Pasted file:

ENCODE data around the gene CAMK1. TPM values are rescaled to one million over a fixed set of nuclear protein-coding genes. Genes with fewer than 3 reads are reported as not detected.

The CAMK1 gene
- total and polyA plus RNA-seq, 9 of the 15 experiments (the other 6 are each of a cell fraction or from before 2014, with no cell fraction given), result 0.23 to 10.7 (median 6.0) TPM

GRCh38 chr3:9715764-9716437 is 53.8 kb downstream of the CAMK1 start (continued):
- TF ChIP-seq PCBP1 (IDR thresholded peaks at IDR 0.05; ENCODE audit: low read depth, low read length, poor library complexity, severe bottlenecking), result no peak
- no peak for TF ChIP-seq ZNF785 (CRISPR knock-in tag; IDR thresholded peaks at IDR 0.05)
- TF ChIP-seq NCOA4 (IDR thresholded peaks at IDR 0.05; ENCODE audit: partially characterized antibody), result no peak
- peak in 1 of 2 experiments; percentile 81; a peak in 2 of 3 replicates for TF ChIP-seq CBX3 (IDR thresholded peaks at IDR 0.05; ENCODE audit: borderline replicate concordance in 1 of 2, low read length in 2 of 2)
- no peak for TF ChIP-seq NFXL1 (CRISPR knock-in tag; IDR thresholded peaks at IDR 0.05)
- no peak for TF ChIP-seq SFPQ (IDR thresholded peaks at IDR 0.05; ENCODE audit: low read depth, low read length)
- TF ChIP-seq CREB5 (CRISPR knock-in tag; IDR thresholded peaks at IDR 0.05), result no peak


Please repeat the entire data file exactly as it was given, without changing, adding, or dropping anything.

ENCODE data around the gene CAMK1. TPM values are rescaled to one million over a fixed set of nuclear protein-coding genes. Genes with fewer than 3 reads are reported as not detected.

The CAMK1 gene
- total and polyA plus RNA-seq, 9 of the 15 experiments (the other 6 are each of a cell fraction or from before 2014, with no cell fraction given), result 0.23 to 10.7 (median 6.0) TPM

GRCh38 chr3:9715764-9716437 is 53.8 kb downstream of the CAMK1 start (continued):
- TF ChIP-seq PCBP1 (IDR thresholded peaks at IDR 0.05; ENCODE audit: low read depth, low read length, poor library complexity, severe bottlenecking), result no peak
- no peak for TF ChIP-seq ZNF785 (CRISPR knock-in tag; IDR thresholded peaks at IDR 0.05)
- TF ChIP-seq NCOA4 (IDR thresholded peaks at IDR 0.05; ENCODE audit: partially characterized antibody), result no peak
- peak in 1 of 2 experiments; percentile 81; a peak in 2 of 3 replicates for TF ChIP-seq CBX3 (IDR thresholded peaks at IDR 0.05; ENCODE audit: borderline replicate concordance in 1 of 2, low read length in 2 of 2)
- no peak for TF ChIP-seq NFXL1 (CRISPR knock-in tag; IDR thresholded peaks at IDR 0.05)
- no peak for TF ChIP-seq SFPQ (IDR thresholded peaks at IDR 0.05; ENCODE audit: low read depth, low read length)
- TF ChIP-seq CREB5 (CRISPR knock-in tag; IDR thresholded peaks at IDR 0.05), result no peak